Less than 20% of those diagnosed with a brain tumour survive beyond five years
Student completes London Marathon after losing dad to brain tumour
A university student who lost his dad to a brain tumour has completed the London Marathon, to raise funds for research into the disease.
Joining tens of thousands of runners, William Rennicks, 22, from Dudley, was inspired to take part in the world’s biggest running event on Sunday 22nd April for the charity Brain Tumour Research after his dad, Robert Rennicks, passed away from an aggressive brain tumour in 2016.
Robert was 56 when he was diagnosed with a grade four glioblastoma multiforme (GBM) brain tumour in June 2016 after suffering from a seizure at the family home. Due to the aggressive nature of the tumour and its location, surgery wasn’t an option and treatment was limited. Unfortunately, Robert died less than six months later leaving William, daughter Emily and his wife of over 30 years, Gaynor.
William, who is studying for a degree in Economics at the University of Surrey in Guildford, said: “Completing the London Marathon is such a personal achievement for me. I’m sure my dad would be really proud that I took part, but as he was a keen cyclist, I’m sure he would have wanted me to be on a bike!
“Cancer is such a horrible disease and although over 16,000 people are diagnosed with a brain tumour each year in the UK, little is still known about the disease. Just knowing I’ve raised over £4,000 so far for Brain Tumour Research is such a great feeling.”
William was one of 40,000 runners taking part in the event which was started by The Queen from the grounds of Windsor Castle. It was the 38th London Marathon to take place since the first on 29th March 1981.
The money William has raised will go towards the pioneering charity Brain Tumour Research which funds a network of dedicated Centres of Excellence where scientists are focused on improving outcomes for patients and, ultimately, finding a cure.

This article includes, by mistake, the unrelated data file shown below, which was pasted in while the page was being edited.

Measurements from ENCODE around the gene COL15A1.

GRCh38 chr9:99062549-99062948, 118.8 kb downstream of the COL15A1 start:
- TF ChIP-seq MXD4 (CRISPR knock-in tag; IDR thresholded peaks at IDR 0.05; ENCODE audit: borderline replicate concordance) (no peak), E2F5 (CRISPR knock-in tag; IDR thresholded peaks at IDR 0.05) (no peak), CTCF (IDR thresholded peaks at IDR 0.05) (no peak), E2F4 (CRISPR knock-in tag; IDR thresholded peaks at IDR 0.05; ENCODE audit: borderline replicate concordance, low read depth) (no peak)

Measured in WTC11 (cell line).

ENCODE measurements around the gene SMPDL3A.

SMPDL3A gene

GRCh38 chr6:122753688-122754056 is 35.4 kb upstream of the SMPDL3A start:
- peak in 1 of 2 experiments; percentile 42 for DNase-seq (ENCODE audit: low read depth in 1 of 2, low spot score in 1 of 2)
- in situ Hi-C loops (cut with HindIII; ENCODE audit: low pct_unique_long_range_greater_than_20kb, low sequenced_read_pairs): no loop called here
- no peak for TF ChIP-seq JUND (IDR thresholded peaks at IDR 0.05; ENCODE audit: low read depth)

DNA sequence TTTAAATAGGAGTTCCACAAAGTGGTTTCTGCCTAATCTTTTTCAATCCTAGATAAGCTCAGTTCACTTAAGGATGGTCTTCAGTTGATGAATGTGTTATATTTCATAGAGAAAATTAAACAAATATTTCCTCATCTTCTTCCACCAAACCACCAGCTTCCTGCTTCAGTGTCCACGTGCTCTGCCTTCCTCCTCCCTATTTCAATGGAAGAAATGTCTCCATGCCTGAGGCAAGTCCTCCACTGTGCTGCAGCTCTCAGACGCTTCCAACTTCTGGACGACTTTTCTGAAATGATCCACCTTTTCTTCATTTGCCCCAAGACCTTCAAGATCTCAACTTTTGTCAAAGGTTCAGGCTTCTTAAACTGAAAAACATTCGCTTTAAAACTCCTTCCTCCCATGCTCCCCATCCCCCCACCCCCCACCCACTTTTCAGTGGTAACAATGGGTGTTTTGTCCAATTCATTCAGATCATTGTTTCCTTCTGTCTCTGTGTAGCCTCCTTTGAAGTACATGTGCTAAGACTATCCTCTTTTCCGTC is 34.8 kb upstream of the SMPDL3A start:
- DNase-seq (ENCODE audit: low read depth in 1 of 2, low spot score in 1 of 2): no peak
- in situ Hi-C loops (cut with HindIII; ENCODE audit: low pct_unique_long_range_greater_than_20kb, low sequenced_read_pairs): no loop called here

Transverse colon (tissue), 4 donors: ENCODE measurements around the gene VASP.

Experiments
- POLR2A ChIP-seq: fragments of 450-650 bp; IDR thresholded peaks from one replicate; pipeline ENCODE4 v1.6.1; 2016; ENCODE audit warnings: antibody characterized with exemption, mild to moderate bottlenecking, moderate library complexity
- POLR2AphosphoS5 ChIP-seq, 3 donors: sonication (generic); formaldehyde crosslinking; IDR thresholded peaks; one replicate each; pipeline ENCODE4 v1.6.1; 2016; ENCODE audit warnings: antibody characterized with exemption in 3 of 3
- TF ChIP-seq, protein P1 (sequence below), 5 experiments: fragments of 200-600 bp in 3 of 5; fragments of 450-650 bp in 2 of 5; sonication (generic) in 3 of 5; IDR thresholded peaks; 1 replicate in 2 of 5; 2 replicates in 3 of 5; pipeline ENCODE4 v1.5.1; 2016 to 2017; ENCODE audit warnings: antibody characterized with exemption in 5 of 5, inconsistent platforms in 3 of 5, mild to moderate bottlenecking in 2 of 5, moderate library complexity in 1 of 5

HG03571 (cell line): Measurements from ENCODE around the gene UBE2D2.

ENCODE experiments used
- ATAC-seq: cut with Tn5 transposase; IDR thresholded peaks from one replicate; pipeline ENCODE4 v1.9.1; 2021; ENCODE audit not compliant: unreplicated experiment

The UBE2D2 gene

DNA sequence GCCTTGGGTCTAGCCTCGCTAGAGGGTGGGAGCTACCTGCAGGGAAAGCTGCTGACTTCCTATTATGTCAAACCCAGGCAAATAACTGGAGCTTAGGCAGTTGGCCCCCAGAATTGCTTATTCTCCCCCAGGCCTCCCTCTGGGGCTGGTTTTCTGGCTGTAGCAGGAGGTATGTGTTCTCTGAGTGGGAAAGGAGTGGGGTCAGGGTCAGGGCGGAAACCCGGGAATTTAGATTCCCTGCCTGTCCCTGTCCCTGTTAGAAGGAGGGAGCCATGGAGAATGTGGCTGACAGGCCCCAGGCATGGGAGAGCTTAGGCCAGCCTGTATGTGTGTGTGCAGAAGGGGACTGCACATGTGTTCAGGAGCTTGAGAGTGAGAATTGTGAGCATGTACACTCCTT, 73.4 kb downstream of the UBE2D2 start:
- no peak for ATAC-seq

Michael Thelwall, Head of Community Fundraising for Brain Tumour Research, said: “Brain tumours kill more children and adults under the age of 40 than any other cancer, yet just 1% of the national spend on cancer research has been allocated to this devastating disease.
“For too long, brain tumours have been a neglected cancer. Stories like Robert’s remind us all that we cannot allow this desperate situation to continue. We are extremely grateful for William’s support and offer our congratulations to everyone who took part in this year’s event to raise money for charity.”
Make a donation to Brain Tumour Research via William’s JustGiving page.
For further information, please contact:
Lexie Jenkins at Brain Tumour Research on 01908 867222 or 07591 206545 or Lexie.Jenkins@braintumourresearch.org
Notes to Editors
Brain Tumour Research is the only national charity in the UK focused on funding sustainable research to find a cure for brain tumours. We have established a game-changing network of world-class Research Centres of Excellence in the UK. Embracing passionate member charities nationwide, over £6 million was raised towards research and support during 2017.
We are campaigning to see the national spend on research into brain tumours increased to £30 - £35 million a year, in line with breast cancer and leukaemia. The unprecedented success of our 2015 petition led to the 2016 Westminster Hall debate and Brain Tumour Research taking a leading role in the Government’s Task and Finish Working Group convened to tackle the historic underfunding for research with the report being published in 2018.
Key statistics on brain tumours:
- Brain tumours kill more children and adults under the age of 40 than any other cancer
- They kill more children than leukaemia
- They kill more men under 45 than prostate cancer
- They kill more women under 35 than breast cancer
- Just 1% of the national spend on cancer research has been allocated to this devastating disease
- In the UK, 16,000 people each year in the UK are diagnosed with a brain tumour
- Less than 20% of those diagnosed with a brain tumour survive beyond five years compared with an average of 50% across all cancers
- Brain tumours are indiscriminate; they can affect anyone at any age
- Incidences of and deaths from brain tumours are increasing
Please quote Brain Tumour Research as the source when using this information. Additional facts and statistics are available from our website including our latest Report on National Research Funding. We can also provide case-studies and research expertise for media.